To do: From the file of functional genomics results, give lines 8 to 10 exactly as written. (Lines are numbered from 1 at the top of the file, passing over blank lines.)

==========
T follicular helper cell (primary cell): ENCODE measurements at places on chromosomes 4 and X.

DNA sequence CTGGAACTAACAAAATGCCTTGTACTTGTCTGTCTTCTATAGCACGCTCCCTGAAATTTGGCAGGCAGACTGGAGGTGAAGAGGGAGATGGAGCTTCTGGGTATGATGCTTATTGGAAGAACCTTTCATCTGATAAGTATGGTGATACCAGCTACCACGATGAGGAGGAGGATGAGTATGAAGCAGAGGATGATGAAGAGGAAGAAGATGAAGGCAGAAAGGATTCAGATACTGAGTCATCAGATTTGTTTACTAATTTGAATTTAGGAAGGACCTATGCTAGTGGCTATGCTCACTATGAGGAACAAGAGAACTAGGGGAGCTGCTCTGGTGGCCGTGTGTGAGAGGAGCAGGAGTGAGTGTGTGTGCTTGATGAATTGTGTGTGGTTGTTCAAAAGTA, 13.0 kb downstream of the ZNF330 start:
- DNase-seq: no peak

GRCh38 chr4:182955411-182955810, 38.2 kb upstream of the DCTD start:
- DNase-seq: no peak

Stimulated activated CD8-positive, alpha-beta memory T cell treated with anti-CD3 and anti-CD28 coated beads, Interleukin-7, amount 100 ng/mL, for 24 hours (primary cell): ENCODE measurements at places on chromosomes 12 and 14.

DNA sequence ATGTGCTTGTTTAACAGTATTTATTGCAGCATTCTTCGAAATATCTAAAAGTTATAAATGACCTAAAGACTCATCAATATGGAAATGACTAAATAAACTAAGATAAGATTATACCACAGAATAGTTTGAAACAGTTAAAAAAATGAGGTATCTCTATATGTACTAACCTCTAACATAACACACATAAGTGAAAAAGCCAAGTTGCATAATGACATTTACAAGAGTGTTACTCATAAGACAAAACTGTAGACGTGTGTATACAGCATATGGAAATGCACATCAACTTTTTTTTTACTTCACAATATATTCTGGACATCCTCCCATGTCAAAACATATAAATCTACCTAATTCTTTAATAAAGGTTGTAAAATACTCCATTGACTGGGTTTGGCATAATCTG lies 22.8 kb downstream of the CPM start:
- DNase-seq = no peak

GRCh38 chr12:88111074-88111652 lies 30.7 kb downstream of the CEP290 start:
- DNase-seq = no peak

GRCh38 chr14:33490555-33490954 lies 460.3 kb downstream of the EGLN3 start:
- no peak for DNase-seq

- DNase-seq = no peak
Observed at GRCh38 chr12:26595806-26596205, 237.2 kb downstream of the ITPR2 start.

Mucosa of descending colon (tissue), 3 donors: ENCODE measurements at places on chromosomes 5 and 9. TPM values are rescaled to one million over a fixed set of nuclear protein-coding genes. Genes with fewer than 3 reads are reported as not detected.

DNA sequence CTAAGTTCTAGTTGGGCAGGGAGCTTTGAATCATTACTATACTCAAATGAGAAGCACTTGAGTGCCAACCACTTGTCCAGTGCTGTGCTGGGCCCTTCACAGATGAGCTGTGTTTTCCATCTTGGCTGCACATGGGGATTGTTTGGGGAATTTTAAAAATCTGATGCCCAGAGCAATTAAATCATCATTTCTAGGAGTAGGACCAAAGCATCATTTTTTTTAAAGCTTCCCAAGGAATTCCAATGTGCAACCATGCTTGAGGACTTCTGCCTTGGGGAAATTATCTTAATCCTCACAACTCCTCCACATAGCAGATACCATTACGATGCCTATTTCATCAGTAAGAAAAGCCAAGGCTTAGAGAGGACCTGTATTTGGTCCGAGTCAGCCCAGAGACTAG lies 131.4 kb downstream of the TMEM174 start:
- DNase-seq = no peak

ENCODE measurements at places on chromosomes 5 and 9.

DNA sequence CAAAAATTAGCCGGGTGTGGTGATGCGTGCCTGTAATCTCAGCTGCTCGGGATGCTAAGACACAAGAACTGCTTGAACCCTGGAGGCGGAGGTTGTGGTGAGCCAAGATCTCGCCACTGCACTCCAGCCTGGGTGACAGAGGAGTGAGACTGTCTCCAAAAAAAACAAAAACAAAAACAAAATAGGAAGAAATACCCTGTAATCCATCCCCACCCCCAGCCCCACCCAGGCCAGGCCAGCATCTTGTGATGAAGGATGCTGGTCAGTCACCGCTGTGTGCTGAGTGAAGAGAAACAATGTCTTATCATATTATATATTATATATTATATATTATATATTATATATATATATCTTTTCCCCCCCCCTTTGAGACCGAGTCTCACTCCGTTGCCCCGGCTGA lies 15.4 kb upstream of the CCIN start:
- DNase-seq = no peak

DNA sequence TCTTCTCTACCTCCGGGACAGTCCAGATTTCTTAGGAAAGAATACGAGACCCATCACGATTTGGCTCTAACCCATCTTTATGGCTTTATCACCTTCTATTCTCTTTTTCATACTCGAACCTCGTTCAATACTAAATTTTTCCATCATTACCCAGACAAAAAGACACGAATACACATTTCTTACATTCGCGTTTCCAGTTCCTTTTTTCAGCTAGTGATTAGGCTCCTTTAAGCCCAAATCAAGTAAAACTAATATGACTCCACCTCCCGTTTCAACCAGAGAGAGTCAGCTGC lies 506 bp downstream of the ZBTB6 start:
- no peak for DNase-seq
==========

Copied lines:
- DNase-seq = no peak

GRCh38 chr12:88111074-88111652 lies 30.7 kb downstream of the CEP290 start:
- DNase-seq = no peak